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BC Government Ends Rental and Age Restrictions for Strata Properties

Today, the Government of B.C. announced changes to legislation that will remove rental restrictions in strata properties and introduced the new Housing Supply Act which will provide select municipalities with increased powers to address housing development. These changes will have implications for consumers, real estate licensees, and real estate developers in our province.

Amendments to the Strata Property Act will end all strata rental-restriction bylaws and limit age-restriction bylaws so that the only permitted age restriction is to preserve and promote seniors’ housing through the “55 and over” rule in strata housing. Moving forward, it will not be permissible for a strata to have 19-plus age restrictions; however, “seniors only” strata will still be allowed.

If approved, the changes to the Strata Property Act would take effect immediately. Bylaws restricting short-term rentals, such as AirBnB, will continue to be allowed.

These actions are new steps to deliver homes in B.C., building on B.C.’s 10-year, $7-billion Homes for B.C. plan.

Read the Office of the Premier Media Release
  • Frequently Asked Questions

    BCFSA does not regulate the Strata Property Act (“SPA”) or provide legal advice. More information can be found on the B.C. Government and Condominium Home Owners Association (“CHOA”) websites.

    The information provided below is adapted from the Government of B.C.’s recent email via the Strata Housing website email subscription service and does not constitute BCFSA advice.

    Bill 44 changes

    Bill 44: Building and Strata Statutes Amendment Act, 2022 became law on November 24, 2022. It includes three major changes:

    (1) Rental restriction bylaws

    The bill removes the ability of strata corporations to have rental restriction bylaws.

    • When will this change take effect?
      This change came into force immediately once the bill received Royal Assent. Existing rental restriction bylaws are now unenforceable.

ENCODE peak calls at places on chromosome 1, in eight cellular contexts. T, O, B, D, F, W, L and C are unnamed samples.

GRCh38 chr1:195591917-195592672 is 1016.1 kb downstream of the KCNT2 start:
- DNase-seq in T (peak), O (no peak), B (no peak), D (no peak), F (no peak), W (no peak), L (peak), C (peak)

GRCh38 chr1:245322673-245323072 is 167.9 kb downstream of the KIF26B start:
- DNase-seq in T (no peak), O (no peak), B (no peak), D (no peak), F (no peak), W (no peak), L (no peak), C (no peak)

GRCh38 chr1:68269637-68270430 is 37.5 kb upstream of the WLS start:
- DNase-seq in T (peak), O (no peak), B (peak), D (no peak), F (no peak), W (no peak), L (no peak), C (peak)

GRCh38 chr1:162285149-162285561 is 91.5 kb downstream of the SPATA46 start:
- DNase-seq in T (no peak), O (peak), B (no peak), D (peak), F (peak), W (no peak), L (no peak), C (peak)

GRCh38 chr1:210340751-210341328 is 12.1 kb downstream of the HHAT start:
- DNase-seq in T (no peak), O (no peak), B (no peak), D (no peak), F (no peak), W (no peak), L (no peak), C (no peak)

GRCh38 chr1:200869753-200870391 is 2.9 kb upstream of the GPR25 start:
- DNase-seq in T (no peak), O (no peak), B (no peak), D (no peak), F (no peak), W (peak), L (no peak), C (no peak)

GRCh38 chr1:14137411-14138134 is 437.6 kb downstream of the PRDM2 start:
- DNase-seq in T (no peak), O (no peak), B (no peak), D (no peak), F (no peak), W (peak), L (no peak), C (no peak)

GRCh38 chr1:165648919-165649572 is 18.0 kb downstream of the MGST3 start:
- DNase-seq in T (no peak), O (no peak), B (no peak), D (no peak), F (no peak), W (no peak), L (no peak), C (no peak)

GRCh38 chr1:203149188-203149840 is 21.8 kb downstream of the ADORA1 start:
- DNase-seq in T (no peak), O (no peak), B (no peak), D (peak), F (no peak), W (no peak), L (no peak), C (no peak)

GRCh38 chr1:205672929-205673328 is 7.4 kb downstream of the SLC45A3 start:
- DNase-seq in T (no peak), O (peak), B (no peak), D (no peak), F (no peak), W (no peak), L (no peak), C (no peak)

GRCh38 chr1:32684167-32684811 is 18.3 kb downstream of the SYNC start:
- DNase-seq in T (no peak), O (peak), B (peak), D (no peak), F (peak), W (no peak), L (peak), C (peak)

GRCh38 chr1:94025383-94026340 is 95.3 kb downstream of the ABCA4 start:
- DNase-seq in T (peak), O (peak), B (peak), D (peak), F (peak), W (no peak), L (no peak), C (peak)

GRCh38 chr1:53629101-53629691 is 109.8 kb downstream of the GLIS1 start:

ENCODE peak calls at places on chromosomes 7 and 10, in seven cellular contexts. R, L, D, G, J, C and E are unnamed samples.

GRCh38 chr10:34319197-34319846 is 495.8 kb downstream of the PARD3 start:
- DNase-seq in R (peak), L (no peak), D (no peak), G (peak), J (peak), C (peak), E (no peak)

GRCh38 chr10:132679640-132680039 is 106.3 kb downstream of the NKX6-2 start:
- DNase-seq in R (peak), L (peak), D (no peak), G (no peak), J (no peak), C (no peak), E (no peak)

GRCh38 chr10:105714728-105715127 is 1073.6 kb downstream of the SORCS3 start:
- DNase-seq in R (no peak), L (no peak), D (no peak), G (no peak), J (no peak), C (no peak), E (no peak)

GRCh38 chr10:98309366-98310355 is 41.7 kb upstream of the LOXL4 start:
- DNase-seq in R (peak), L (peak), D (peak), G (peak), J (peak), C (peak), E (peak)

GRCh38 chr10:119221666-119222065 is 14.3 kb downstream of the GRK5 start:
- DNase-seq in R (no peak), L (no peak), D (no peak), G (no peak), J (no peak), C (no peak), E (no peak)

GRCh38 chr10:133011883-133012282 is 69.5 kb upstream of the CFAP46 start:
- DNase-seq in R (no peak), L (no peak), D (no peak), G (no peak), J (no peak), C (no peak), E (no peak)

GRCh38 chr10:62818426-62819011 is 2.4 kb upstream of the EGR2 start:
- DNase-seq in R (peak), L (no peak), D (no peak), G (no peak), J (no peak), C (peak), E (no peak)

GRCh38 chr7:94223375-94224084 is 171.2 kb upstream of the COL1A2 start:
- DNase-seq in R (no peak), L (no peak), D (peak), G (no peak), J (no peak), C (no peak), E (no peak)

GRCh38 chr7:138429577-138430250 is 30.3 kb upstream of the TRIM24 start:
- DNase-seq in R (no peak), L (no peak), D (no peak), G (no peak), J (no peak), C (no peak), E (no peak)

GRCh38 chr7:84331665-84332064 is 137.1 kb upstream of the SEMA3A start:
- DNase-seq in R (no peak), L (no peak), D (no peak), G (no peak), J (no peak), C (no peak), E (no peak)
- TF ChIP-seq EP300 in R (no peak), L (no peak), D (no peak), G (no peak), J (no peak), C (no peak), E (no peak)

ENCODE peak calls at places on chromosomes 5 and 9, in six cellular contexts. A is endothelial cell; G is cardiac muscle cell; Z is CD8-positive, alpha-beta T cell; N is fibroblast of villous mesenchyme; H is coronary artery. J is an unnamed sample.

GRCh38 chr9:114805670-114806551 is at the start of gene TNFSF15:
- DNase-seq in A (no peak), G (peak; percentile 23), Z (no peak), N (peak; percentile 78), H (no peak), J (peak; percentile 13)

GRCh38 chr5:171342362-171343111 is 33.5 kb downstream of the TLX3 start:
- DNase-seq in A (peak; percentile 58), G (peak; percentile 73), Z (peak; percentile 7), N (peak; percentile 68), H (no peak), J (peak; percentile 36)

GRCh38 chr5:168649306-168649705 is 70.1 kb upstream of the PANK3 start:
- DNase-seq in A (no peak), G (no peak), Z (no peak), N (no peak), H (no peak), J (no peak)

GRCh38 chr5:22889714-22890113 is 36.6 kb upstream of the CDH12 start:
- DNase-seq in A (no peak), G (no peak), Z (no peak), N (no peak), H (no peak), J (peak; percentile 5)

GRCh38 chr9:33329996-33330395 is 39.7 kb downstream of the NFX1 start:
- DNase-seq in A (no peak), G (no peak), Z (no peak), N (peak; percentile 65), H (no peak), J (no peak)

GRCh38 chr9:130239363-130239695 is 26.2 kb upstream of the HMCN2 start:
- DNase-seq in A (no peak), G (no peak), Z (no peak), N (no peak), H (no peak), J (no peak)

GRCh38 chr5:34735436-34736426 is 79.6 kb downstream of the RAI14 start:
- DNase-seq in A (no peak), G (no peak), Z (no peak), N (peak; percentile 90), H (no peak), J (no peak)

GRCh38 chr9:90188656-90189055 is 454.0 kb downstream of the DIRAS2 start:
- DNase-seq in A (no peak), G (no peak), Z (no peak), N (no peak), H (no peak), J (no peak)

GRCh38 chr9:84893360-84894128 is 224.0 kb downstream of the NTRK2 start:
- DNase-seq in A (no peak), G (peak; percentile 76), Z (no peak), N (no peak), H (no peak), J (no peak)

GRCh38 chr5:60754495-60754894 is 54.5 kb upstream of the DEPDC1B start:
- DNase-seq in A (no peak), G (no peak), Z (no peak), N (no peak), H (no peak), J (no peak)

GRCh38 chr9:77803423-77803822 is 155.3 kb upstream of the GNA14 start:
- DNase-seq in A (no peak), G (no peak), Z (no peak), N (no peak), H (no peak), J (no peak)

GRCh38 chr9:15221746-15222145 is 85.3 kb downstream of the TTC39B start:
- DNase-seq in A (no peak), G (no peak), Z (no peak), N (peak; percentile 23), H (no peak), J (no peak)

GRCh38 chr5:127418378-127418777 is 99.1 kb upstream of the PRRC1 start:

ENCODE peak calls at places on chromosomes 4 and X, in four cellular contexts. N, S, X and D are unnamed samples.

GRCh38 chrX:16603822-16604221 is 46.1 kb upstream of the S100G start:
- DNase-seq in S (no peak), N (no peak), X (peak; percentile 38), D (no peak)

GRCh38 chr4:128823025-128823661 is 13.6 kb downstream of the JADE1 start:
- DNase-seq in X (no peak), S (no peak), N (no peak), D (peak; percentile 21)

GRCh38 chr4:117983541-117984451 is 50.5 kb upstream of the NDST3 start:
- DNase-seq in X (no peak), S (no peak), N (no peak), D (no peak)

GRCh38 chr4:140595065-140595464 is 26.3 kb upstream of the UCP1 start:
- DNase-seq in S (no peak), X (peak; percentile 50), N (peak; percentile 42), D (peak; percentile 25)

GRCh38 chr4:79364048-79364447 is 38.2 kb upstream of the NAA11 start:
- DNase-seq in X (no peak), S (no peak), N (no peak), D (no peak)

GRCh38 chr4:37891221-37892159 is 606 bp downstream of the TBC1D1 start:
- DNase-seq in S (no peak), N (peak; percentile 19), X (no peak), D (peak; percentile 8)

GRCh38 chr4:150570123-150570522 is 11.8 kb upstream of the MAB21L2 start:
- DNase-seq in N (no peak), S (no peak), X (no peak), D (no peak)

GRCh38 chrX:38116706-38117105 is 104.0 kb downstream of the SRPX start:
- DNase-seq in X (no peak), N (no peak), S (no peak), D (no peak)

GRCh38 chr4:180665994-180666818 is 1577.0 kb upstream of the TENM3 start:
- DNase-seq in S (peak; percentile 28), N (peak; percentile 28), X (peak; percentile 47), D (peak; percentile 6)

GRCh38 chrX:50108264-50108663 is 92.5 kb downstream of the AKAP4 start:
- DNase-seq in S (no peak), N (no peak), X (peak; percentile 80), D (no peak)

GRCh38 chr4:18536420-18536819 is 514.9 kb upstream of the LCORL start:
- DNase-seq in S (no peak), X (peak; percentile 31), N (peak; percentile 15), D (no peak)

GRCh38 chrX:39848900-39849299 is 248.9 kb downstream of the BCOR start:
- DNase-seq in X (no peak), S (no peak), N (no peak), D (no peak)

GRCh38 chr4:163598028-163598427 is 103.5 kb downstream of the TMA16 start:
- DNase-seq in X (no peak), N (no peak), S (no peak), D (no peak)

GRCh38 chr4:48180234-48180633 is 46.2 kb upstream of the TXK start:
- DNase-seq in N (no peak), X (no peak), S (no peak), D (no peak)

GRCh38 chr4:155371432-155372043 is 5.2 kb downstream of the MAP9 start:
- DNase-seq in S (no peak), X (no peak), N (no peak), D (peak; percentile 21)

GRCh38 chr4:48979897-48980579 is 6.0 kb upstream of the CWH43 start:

• What about short-term rental bylaws?
      While strata corporations cannot restrict owners from renting out their units to tenants, strata corporations are still allowed to have bylaws restricting licences to occupy (sometimes referred to as “short-term accommodation,” such as AirBnB).
    (2) Age restriction bylaws

    The bill limits the ability of strata corporations to have age restriction bylaws. Age restriction bylaws with a minimum age of 55 years of age or older are still permitted, subject to an exemption for live-in caregivers.

    • When will this change take effect?
      This change came into force immediately once the bill received Royal Assent. Existing age restriction bylaws with a minimum age of less than 55 are now unenforceable.
    (3) Electronic meetings

    The bill made changes to allow strata corporations in British Columbia to conduct annual and special general meetings by telephone or other electronic means on a permanent basis, without the need for an explicit enabling bylaw. Hybrid meetings—with some participants attending in person and some electronically—are also permitted. The strata corporation will also have new procedural responsibilities related to these changes, including new notice requirements for annual and special general meetings.

    • When will this change take effect?
      This change came into force immediately once the bill received Royal Assent but is subject to a four-month transition period. This means that strata corporations will have four months after the bill passed before they need to comply with the new requirements related to electronic meetings.

    Other updates

    The Residential Tenancy Branch (RTB) has updated “Policy Guideline 27: Jurisdiction” to confirm that, in specific situations, strata corporations may act as landlords for the purposes of:

    • Issuing a notice to end tenancy;
    • Appearing before the RTB to defend an eviction notice; and
    • Seeking an order and writ of possession for repeated violations of significant strata bylaws.

    If you need legal advice

    Strata councils, owners, or residents that are unsure about how these changes may impact current strata bylaws or other legal rights and responsibilities should seek legal advice from a lawyer. Strata property managers and strata homeowner organizations will also have helpful information on implementing these changes.